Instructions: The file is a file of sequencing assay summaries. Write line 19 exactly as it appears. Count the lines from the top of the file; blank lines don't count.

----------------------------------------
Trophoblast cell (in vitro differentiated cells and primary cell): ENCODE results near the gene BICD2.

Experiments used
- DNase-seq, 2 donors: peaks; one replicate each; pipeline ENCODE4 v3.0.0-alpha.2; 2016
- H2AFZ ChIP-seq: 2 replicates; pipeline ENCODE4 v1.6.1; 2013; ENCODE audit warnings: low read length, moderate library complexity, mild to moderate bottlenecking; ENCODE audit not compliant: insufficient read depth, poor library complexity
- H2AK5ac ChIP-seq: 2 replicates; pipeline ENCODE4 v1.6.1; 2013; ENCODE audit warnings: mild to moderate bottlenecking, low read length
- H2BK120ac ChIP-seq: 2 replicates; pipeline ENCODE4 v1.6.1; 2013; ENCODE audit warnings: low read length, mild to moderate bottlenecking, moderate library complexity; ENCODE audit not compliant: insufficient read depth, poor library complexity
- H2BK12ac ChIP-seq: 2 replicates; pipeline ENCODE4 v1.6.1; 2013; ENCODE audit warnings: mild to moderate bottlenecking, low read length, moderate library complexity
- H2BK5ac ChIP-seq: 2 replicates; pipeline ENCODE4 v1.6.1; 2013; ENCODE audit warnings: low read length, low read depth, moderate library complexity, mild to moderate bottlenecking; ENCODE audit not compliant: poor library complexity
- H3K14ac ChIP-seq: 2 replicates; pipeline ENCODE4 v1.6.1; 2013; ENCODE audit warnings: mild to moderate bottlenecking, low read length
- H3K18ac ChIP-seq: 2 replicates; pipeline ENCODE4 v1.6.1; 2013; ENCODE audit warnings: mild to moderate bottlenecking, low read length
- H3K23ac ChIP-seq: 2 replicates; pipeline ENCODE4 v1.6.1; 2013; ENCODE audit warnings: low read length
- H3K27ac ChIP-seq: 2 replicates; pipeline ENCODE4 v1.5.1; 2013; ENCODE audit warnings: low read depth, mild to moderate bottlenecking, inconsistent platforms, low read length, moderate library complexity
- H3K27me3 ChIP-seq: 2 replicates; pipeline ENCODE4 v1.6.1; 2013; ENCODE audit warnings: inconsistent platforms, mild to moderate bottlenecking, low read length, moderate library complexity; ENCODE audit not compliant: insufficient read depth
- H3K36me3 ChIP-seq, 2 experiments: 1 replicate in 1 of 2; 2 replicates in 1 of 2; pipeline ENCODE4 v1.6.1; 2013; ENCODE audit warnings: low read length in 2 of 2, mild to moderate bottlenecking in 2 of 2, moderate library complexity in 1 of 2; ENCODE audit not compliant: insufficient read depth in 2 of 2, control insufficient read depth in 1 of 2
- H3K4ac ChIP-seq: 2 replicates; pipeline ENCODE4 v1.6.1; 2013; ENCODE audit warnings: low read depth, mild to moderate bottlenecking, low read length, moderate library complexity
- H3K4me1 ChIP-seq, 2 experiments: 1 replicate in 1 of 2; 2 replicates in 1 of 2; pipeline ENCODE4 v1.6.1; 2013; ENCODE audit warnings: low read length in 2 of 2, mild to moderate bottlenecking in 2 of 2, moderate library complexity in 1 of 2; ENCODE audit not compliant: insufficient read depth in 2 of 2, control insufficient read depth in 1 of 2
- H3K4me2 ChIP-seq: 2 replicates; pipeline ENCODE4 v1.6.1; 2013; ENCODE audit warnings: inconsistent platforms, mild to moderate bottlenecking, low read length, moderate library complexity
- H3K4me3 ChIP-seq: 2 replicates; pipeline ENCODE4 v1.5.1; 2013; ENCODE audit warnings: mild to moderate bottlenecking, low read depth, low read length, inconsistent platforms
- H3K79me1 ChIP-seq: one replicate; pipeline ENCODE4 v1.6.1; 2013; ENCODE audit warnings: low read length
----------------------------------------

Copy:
- H3K79me1 ChIP-seq: one replicate; pipeline ENCODE4 v1.6.1; 2013; ENCODE audit warnings: low read length